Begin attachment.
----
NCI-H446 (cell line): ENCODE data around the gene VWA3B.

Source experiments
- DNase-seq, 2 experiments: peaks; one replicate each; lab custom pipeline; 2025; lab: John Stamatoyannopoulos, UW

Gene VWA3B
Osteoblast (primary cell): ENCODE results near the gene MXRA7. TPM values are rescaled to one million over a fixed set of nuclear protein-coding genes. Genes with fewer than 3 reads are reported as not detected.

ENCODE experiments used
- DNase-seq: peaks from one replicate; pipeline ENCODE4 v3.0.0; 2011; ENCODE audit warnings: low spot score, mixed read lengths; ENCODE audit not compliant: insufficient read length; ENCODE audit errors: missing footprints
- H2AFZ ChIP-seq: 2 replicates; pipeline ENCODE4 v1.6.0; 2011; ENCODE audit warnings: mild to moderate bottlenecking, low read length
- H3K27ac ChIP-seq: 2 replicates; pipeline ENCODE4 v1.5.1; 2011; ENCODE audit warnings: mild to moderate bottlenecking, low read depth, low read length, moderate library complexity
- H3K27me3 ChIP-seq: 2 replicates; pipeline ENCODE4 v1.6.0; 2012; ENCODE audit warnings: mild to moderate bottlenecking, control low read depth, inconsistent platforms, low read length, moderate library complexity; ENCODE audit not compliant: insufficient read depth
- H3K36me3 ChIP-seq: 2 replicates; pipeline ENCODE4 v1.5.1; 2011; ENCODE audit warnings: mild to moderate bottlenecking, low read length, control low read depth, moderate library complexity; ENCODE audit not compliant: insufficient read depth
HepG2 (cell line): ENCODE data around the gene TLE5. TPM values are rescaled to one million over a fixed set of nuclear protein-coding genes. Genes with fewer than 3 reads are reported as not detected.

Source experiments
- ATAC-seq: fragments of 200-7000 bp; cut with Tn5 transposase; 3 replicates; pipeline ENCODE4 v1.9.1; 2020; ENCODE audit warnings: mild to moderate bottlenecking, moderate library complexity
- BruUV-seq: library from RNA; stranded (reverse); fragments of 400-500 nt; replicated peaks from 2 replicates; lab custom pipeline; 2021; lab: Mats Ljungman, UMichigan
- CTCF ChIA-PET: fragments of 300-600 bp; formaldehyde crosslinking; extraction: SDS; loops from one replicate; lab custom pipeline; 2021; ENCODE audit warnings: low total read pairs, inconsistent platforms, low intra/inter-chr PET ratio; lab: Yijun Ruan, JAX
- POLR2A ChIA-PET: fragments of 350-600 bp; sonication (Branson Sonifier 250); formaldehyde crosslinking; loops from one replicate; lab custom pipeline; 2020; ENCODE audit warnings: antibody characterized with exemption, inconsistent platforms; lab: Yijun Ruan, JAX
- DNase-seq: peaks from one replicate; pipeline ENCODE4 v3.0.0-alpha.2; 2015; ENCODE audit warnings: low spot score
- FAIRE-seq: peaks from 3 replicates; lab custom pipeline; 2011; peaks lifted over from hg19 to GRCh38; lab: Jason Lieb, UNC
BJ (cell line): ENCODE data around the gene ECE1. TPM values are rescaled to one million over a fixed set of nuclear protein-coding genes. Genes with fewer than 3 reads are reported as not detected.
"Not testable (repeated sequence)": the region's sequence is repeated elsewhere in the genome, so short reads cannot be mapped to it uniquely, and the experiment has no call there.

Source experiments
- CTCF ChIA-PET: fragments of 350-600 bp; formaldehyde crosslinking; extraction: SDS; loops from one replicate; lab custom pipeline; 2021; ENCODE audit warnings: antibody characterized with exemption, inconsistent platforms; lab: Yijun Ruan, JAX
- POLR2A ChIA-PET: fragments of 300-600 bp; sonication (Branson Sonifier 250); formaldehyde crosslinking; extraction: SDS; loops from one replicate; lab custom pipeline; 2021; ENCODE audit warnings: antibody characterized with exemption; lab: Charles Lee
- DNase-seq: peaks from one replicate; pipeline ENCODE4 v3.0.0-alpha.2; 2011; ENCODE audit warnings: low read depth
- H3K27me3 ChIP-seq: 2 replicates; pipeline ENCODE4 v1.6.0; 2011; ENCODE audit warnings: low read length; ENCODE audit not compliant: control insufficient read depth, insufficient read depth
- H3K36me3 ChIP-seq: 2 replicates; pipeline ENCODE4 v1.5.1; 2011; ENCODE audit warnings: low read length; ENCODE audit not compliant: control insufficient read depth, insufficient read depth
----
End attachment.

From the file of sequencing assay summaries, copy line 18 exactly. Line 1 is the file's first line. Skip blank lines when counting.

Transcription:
- DNase-seq: peaks from one replicate; pipeline ENCODE4 v3.0.0-alpha.2; 2015; ENCODE audit warnings: low spot score